Headed by two ATLAS physicists, gluoNNet applies data-mining and machine-learning techniques to benefit wider society, writes Craig Edwards.
Describing itself as a big-data graph-analytics start-up, gluoNNet seeks to bring data analysis from CERN into “real-life” applications. Just two years old, the 12-strong firm based in Geneva and London has already aided clients with decision making by simplifying open-to-public datasets. With studies predicting that in three to four years almost 80% of data and analytics innovations may come from graph technologies, the physicist-based team aims to be the “R&D department” for medium-sized companies and help them evaluate massive volumes of data in a matter of minutes.
gluoNNet co-founder and president Daniel Dobos, an honorary researcher at the Lancaster University, first joined CERN in 2002, focusing on diamond and silicon detectors for the ATLAS experiment. A passion to share technology with a wider audience soon led him to collaborate with organisations and institutes outside the field. In 2016 he became head of foresight and futures for the United Nations-hosted Global Humanitarian Lab, which strives to bring up-to-date technology to countries across the world. Together with co-founder and fellow ATLAS collaborator Karolos Potamianos, an Ernest Rutherford Fellow at the University of Oxford, the pair have been collaborating on non-physics projects since 2014. An example is the THE Port Association, which organises in-person and online events together with CERN IdeaSquare and other partners, including “humanitarian hackathons”.
CERN’s understanding of big data is different to other’sDaniel Dobos
gluoNNet was a natural next step to bring data analysis from high-energy physics into broader applications. It began as a non-profit, with most work being non-commercial and helping non-governmental organisations (NGOs). Working with UNICEF, for example, gluoNNet tracked countries’ financial transactions on fighting child violence to see if governments were standing by their commitments. “Our analysis even made one country – which was already one of the top donors – double their contribution, after being embarrassed by how little was actually being spent,” says Dobos.
But Dobos was quick to realise that for gluoNNet to become sustainable it had to incorporate, which it did in 2020. “We wanted to take on jobs that were more impactful, however they were also more expensive.” A second base was then added in the UK, which enabled more ambitious projects to be taken on.
One project arose from an encounter at CERN IdeaSquare. The former head of security of a major European airline had visited CERN and noticed the particle-tracking technology as well as the international and collaborative environment; he believed something similar was needed in the aviation industry. During the visit a lively discussion about the similarities between data in aviation and particle tracking emerged. This person later became a part of the Civil Aviation Administration of Kazakhstan, which gluoNNet now works with to create a holistic overview of global air traffic (see image above). “We were looking for regulatory, safety and ecological misbehaviour, and trying to find out why some airplanes are spending more time in the air than they were expected to,” says Kristiane Novotny, a theoretical physicist who wrote her PhD thesis at CERN and is now a lead data scientist at gluoNNet. “If we can find out why, we can help reduce flight times, and therefore reduce carbon-dioxide emissions due to shorter flights.”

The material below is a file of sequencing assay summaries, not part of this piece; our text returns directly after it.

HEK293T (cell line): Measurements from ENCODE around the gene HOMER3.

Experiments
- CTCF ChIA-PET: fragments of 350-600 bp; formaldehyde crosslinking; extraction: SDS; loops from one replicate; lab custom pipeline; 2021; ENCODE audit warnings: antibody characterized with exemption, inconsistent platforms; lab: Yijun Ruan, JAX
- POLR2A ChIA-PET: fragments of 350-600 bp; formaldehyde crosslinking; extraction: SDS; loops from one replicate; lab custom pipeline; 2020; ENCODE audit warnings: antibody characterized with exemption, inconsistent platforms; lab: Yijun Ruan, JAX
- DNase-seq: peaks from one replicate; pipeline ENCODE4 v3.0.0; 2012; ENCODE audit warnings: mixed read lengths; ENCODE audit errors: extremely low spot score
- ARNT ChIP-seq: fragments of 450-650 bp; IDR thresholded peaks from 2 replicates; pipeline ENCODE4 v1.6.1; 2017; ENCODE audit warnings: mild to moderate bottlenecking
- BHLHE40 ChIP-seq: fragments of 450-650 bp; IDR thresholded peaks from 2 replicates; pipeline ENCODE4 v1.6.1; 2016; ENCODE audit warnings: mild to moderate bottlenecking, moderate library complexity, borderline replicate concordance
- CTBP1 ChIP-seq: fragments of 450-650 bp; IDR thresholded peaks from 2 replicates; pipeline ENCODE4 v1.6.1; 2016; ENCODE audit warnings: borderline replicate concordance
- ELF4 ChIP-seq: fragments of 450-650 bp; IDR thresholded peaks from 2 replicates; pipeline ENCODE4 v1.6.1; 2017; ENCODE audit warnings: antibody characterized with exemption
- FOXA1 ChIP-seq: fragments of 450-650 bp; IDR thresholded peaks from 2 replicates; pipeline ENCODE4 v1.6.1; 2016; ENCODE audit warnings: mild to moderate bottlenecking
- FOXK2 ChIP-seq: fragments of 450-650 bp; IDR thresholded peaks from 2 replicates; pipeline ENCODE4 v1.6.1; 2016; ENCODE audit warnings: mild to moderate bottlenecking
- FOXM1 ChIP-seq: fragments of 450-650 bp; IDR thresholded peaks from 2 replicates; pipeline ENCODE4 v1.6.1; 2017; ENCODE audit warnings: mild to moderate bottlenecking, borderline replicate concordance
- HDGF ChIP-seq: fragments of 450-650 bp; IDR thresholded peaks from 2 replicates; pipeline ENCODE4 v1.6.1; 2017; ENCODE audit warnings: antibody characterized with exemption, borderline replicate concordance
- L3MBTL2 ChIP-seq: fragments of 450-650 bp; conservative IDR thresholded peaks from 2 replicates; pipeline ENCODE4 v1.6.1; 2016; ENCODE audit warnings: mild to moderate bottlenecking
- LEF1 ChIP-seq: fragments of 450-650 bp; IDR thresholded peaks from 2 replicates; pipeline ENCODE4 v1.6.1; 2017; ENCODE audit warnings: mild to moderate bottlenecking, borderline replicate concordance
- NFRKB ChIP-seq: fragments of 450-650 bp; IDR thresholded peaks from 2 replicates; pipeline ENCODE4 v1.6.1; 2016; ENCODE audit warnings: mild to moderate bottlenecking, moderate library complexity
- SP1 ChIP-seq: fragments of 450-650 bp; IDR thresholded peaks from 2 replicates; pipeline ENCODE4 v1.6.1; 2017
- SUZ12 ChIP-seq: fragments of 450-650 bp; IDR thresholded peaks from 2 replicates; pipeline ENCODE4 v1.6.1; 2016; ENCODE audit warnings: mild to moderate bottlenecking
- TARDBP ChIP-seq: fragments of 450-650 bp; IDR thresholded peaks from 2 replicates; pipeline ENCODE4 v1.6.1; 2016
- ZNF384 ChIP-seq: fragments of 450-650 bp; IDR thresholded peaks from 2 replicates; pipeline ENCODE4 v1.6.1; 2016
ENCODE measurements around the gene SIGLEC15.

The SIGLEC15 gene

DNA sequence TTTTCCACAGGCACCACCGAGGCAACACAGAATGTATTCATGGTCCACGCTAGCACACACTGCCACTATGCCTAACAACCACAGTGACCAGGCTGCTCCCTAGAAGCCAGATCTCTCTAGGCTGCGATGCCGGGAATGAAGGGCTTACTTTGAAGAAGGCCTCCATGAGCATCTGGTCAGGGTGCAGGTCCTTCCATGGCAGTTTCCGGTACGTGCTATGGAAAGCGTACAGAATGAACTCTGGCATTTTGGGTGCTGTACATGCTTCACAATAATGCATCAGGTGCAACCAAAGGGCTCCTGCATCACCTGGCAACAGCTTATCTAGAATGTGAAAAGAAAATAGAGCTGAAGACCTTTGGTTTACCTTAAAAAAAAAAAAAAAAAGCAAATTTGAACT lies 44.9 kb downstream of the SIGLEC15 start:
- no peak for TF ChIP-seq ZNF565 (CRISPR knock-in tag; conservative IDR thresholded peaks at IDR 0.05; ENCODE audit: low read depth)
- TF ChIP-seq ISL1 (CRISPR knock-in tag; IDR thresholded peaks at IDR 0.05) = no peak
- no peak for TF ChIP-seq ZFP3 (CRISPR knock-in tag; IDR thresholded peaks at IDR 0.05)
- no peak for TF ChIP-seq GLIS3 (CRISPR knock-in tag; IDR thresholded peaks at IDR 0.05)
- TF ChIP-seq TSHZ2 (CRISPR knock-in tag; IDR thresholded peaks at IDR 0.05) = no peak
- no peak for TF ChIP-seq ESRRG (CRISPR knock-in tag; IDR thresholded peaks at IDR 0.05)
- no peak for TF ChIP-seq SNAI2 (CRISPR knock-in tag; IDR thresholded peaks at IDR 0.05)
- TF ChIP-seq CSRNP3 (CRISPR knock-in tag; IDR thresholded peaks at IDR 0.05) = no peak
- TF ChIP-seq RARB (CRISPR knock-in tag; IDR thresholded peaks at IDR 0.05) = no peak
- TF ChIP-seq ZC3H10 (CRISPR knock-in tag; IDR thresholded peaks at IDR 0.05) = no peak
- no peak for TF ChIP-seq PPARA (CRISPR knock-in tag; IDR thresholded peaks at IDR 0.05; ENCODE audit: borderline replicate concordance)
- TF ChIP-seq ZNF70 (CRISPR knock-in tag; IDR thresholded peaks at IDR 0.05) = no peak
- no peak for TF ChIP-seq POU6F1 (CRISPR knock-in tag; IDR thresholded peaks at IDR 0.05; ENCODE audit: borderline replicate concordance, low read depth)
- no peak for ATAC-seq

Using experience acquired at CERN in processing enormous amounts of data, gluoNNet’s data-mining and machine-learning algorithms benefit from the same attitude as that at CERN, explains Dobos. “CERN’s understanding of big data is different to other’s. For some companies, what doesn’t fit in an Excel sheet is considered ‘big data’, whereas at CERN this is miniscule.” Therefore, it is no accident that most in the team are CERN alumni. “We need people who have the CERN spirit,” he states. “If you tell people at CERN that we want to get to Mars by tomorrow, they will get on and think about how to get there, rather than shutting down the idea.”
Though it’s still early days for gluoNNet, the team is undertaking R&D to take things to the next level. Working with CERN openlab and the Middle East Technical University’s Application and Research Center for Space and Accelerator Technologies, for example, gluoNNet is exploring the application of quantum-computing algorithms (namely quantum-graph neural networks) for particle-track reconstruction, as well as industrial applications, such as the analysis of aviation data. Another R&D effort, which originated at the Pan European Quantum Internet Hackathon 2019, aims to make use of quantum key distribution to achieve a secure VPN (virtual private network) connection.
One of gluoNNet’s main future projects is a platform that can provide an interconnected system for analysts and decision makers at companies. The platform would allow large amounts of data to be uploaded and presented clearly, with Dobos explaining, “Companies have meetings with data analysts back and forth for weeks on decisions; this could be a place that shortens these decisions to minutes. Large technology companies start to put these platforms in place, but they are out of reach for small and medium sized companies that can’t develop such frameworks internally.”
The vast amounts of data we have available today hold invaluable insights for governments, companies, NGOs and individuals, says Potamianos. “Most of the time only a fraction of the actual information is considered, missing out on relationships, dynamics and intricacies that data could reveal. With gluoNNet, we aim to help stakeholders that don’t have in-house expertise in advanced data processing and visualisation technologies to get insights from their data, making its complexity irrelevant to decision makers.”